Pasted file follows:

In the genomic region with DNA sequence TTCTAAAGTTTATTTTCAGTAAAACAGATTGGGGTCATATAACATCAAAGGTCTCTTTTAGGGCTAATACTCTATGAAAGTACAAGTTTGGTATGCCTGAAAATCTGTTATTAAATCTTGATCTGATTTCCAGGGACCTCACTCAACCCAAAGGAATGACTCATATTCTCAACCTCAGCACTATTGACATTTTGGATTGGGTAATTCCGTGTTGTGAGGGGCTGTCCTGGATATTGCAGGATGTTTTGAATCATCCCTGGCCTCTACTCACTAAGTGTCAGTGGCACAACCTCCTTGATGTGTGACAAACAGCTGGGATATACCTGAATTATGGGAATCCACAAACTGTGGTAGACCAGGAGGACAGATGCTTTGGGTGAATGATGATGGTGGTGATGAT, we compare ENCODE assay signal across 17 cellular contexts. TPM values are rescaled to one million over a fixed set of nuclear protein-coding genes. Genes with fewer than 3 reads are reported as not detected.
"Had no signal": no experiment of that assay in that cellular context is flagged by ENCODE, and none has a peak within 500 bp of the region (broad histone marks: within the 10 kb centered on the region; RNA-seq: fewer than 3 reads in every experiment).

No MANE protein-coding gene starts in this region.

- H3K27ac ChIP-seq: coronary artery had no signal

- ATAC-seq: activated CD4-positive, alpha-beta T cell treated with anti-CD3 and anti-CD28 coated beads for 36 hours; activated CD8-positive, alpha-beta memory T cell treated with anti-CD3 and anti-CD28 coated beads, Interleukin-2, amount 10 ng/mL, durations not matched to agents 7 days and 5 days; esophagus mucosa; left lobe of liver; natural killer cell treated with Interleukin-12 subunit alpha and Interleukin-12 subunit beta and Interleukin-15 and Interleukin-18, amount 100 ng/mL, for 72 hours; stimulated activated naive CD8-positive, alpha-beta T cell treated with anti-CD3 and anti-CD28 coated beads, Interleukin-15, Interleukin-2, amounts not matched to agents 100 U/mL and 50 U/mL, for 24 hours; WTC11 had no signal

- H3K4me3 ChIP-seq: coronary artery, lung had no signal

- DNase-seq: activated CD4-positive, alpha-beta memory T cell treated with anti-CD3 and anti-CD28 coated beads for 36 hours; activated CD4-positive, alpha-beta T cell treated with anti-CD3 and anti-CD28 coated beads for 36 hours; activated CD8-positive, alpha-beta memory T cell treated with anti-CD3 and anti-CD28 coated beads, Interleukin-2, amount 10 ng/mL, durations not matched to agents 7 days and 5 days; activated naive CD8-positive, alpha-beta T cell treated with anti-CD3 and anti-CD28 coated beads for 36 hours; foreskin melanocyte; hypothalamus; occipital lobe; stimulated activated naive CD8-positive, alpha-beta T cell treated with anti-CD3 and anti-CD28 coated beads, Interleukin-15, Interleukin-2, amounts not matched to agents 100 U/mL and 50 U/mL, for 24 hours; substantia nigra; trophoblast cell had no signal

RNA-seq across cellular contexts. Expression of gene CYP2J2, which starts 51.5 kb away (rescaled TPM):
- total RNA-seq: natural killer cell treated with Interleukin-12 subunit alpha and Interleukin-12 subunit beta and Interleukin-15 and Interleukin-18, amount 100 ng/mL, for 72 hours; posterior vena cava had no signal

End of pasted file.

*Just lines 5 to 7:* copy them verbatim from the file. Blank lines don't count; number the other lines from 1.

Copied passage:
- ATAC-seq: activated CD4-positive, alpha-beta T cell treated with anti-CD3 and anti-CD28 coated beads for 36 hours; activated CD8-positive, alpha-beta memory T cell treated with anti-CD3 and anti-CD28 coated beads, Interleukin-2, amount 10 ng/mL, durations not matched to agents 7 days and 5 days; esophagus mucosa; left lobe of liver; natural killer cell treated with Interleukin-12 subunit alpha and Interleukin-12 subunit beta and Interleukin-15 and Interleukin-18, amount 100 ng/mL, for 72 hours; stimulated activated naive CD8-positive, alpha-beta T cell treated with anti-CD3 and anti-CD28 coated beads, Interleukin-15, Interleukin-2, amounts not matched to agents 100 U/mL and 50 U/mL, for 24 hours; WTC11 had no signal

- H3K4me3 ChIP-seq: coronary artery, lung had no signal

- DNase-seq: activated CD4-positive, alpha-beta memory T cell treated with anti-CD3 and anti-CD28 coated beads for 36 hours; activated CD4-positive, alpha-beta T cell treated with anti-CD3 and anti-CD28 coated beads for 36 hours; activated CD8-positive, alpha-beta memory T cell treated with anti-CD3 and anti-CD28 coated beads, Interleukin-2, amount 10 ng/mL, durations not matched to agents 7 days and 5 days; activated naive CD8-positive, alpha-beta T cell treated with anti-CD3 and anti-CD28 coated beads for 36 hours; foreskin melanocyte; hypothalamus; occipital lobe; stimulated activated naive CD8-positive, alpha-beta T cell treated with anti-CD3 and anti-CD28 coated beads, Interleukin-15, Interleukin-2, amounts not matched to agents 100 U/mL and 50 U/mL, for 24 hours; substantia nigra; trophoblast cell had no signal